After a week in Amsterdam, Don and Elizabeth took a train to Paris. On their first day there, they took the train to Chartres. The train ride was interesting, going near some of the yellow rapeseed, or canola, fields.

After a short walk from the train station they could see the Cathedral rising above the town.

From the main square they got a good view of the Cathedral. The south tower (right side of the image) was completed in the 1160. The north tower was completed about 1150 and rebuilt in 1513 after the destruction of the wooden steeple by the fire. The rose window was built in early 13th century. The central portal, called "Portail Royal", is completed about 1155.

The interior is breathtaking with its design and stained glass.

After the original Chartres cathedral was destroyed by fire in 1174, architects designed the new church with 176 stained-glass windows. Flying buttresses, an innovation of Gothic architecture, enabled builders to accommodate the glass into the structural design. Although some of the original windows were rescued from the 1174 fire, most of the stained glass in the famous French church was created from 1210 to 1260.

Malcolm Miller has been giving talks at the Cathedral for 47 years. We were privileged to be able to hear him again. He speaks of the Chartres Cathedral as a story in statuary and stained glass.

Stained glass windows are read from the bottom up and left to right. This is demonstrated in the segment of the Passion and Resurrection window. Start reading at the bottom left.

In the left picture, Christ's body is being prepared for burial. In the right picture, the women discover the tomb is empty on Easter morning.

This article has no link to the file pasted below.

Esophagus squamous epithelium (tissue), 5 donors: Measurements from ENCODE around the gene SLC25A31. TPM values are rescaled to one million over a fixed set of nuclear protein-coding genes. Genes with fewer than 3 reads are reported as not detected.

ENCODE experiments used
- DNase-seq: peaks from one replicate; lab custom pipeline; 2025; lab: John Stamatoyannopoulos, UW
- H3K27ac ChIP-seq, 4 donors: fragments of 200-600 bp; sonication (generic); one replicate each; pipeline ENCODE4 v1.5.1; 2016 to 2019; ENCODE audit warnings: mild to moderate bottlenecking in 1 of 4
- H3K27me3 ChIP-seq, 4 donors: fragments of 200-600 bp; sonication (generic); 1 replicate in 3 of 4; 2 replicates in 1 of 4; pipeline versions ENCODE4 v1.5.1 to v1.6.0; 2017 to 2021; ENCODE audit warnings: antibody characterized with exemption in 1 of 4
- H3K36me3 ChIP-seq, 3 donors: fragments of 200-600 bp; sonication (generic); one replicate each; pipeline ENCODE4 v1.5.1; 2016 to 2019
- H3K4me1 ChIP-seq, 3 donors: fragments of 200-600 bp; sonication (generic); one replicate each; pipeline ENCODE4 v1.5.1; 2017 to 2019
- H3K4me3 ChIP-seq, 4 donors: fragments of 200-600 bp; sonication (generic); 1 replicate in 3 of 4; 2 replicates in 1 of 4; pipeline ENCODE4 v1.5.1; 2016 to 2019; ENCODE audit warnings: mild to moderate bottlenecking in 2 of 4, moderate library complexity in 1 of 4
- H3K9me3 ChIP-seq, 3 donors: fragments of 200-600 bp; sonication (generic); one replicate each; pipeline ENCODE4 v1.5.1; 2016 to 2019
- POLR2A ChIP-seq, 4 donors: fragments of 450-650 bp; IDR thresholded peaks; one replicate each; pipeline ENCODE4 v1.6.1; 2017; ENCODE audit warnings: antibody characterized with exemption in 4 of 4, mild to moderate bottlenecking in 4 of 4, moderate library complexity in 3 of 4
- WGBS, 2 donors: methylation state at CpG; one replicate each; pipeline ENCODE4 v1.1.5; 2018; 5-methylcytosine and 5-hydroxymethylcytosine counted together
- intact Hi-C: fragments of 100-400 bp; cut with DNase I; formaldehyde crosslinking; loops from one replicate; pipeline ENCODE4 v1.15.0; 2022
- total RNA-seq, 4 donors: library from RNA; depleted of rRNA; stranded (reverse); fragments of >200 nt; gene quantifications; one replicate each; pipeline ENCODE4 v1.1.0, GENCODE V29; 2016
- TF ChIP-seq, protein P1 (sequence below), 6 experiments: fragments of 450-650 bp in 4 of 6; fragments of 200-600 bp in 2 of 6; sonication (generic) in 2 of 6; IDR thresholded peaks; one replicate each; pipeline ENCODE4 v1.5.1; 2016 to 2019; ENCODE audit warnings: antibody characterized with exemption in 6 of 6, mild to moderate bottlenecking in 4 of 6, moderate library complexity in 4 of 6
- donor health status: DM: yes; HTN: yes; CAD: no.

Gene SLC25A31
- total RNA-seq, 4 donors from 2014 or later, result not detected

In the left picture, Christ is on the cross and Mary and John the Apostle are beneath the cross. In the right picture Jesus is taken down from the cross by Joseph of Arimathea and Nicodemus. Note that the cross is pictured as a living green, by virtue of His life-giving sacrifice.



The left picture shows the betrayal with the kiss of Judas and the cutting off of the ear of Malchus. The right picture shows Christ tied to a column, being scourged by two men with large whips.



The left picture shows the Last Supper and the right shows Jesus in Gethsemene with Peter, James and John.


The window on the left is the "Blue Virgin" window, and the one on the right is of one of the New Testament parables.


The window on the left shows some historical figures from the Old Testament and the window on the right is the "Charlemagne" window.

The North rose window connects Christ with the Old Testament figures who prefigure Him. Twelve minor prophets are in the outer semicircles and the 12 Kings of Judah are in the squares around Mary and Christ. In the lancets below St. Anne is the central figure, Melchizedek and David are in the left lancets and Solomon and Jeroboam are in right lances.

Photo by Sam McKinstry.

The statues in the left group are Melchizedek with a chalice, Abraham preparing to sacrifice Isaac, Moses pointing to the brazen serpent, Aaron or Samuel about to sacrifice a lamb, and David carrying a spear and a crown of thorns.

The figures in this group are Jeremiah the prophet, Simeon with the Christ Child, John the Baptist pointing to the Agnus Dei (Lamb of God), and Peter with the (missing) keys, standing on a rock.

Don had climbed the tower at Chartres 30 years earlier and was determined to do it again.

A view of the city from a lower level of the tower.

A view of the roof and the top of the flying buttresses.

A view of the countryside.

A view of the street below.

Don and Elizabeth also took a short walking tour of the old city after lunch.


Back to Paris.